Japan has started the nuclear technology development with research reactor constructions. The JRR-3 is the first Japanese domestic reactor. It was constructed only by Japanese companies. The companies that participated the construction of it have become major nuclear companies in Japan also in the world now. It was strongly recommended that research reactors should be constructed by own domestic companies before introduction of NPP to collect nuclear technology. Also, the constructions of thermal power plants by own domestic companies were recommended to collect the technology of high temperature and high pressure. The collection of them opens the safe and sure introduction of NPP.
Kazakhstan government is carrying out persistent policy directed to the development of nuclear industry in the Republic of Kazakhstan, including beginning of its own nuclear power generation. In this connection our next purpose is human resources development on the base of fundamentality and quality, continuity of the science and education, researching and innovative activity determined to maximal satisfaction of the demands of the developing atomic branch.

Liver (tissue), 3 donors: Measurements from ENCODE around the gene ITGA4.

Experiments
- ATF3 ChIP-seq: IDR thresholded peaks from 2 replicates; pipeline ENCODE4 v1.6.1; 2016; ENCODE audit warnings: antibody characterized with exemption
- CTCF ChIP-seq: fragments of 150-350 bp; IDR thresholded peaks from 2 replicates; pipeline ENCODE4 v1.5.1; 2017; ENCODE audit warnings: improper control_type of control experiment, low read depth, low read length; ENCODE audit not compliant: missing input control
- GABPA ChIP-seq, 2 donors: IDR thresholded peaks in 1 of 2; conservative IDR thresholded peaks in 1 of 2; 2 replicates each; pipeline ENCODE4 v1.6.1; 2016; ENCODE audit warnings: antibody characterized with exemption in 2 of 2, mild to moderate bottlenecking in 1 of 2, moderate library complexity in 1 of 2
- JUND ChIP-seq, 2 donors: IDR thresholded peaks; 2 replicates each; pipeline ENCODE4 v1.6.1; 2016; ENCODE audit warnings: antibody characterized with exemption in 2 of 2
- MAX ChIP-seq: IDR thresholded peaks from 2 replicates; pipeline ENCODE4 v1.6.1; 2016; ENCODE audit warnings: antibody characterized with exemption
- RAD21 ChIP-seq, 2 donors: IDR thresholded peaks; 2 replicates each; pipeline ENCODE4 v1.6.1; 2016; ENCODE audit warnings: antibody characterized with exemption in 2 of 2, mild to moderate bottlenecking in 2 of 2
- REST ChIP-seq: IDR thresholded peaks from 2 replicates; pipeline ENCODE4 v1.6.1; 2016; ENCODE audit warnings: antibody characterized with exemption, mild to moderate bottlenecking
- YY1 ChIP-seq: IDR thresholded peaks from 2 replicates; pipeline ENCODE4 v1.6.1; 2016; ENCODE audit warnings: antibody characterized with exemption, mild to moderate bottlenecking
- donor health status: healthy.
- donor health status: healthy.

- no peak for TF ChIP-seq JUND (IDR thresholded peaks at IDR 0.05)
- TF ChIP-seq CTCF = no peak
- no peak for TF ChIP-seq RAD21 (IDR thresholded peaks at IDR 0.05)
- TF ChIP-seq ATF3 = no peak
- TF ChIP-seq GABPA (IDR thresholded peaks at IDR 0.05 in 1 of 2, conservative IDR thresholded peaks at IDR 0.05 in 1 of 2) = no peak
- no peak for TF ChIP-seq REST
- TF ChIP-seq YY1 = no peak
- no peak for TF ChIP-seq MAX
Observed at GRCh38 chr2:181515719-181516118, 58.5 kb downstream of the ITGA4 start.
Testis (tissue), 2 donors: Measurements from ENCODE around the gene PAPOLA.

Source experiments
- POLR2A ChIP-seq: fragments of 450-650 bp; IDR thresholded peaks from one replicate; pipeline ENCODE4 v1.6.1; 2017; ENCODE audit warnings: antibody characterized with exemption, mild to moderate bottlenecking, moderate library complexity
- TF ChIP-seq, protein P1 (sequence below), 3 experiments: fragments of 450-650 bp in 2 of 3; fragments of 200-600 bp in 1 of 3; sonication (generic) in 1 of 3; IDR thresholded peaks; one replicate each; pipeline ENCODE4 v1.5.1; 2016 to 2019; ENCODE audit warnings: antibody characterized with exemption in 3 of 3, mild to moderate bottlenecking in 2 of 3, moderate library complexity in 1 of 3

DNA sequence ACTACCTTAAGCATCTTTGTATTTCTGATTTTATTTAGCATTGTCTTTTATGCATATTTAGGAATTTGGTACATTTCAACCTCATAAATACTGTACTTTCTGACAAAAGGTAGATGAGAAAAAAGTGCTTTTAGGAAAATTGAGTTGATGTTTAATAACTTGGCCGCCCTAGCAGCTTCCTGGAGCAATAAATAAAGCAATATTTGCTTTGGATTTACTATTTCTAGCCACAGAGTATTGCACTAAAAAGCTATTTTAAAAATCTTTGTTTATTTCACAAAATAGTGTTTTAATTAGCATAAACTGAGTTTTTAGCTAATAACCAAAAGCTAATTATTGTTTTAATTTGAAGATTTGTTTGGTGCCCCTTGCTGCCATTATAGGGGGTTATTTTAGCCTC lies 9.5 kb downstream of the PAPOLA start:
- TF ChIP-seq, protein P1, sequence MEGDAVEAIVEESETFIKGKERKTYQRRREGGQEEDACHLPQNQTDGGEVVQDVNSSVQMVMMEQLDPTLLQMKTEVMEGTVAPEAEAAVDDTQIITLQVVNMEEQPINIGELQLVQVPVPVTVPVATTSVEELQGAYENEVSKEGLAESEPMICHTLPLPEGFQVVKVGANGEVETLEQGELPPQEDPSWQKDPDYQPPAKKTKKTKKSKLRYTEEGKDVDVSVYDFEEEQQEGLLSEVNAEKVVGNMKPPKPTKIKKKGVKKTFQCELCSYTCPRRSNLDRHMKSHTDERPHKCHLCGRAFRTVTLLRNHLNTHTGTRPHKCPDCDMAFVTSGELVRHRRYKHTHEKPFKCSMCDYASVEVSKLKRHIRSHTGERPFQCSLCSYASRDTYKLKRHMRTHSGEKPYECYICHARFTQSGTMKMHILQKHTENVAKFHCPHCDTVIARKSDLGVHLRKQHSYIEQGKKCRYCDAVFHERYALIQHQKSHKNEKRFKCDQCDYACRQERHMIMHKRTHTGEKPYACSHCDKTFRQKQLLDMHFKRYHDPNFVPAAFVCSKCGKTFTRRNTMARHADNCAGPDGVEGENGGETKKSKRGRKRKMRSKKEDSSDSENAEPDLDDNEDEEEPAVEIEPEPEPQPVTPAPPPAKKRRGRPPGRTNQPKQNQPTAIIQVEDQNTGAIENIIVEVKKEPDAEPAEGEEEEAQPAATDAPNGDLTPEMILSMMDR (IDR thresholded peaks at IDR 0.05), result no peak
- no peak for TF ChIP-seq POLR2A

The main governmental institutions involved to the process of nuclear human resources development are: Ministry of Education and Science, Atomic Energy Agency, Ministry of Industry and New Technologies. Organization under their supervision involved to the process of HRD and stakeholders are: Universities, National Nuclear Center of the Republic of Kazakhstan, NAC "Kazatompom", Park of Nuclear Technologies.
NNC RK interacts with the state universities through the joint decks providing students by experimental base for practice and for master and bachelor dissertation. Companies are providing promising students by grants for extra courses.
Opportunities of international cooperation with FNCA, JAEA, Russia and IAEA are also used for post graduate training.
The new HRD strategy will be directed to the maintenance of the developing atomic branch by qualified specialists in a full scale.
Milestones of the Strategy:
· Creation of material and moral motivation for labor career
· Vocational guidance and selection
· Providing conditions for professional development and retraining
· Formation of reserve for professional and management caree
On the basis of the involved institutions it is supposed to form Republican Training Center for Nuclear Engineers which will be appointed for the development of educative standards, programs, training courses for nuclear specialties organization, training and training control, certification of training results.
1. Strategy of National Nuclear HRD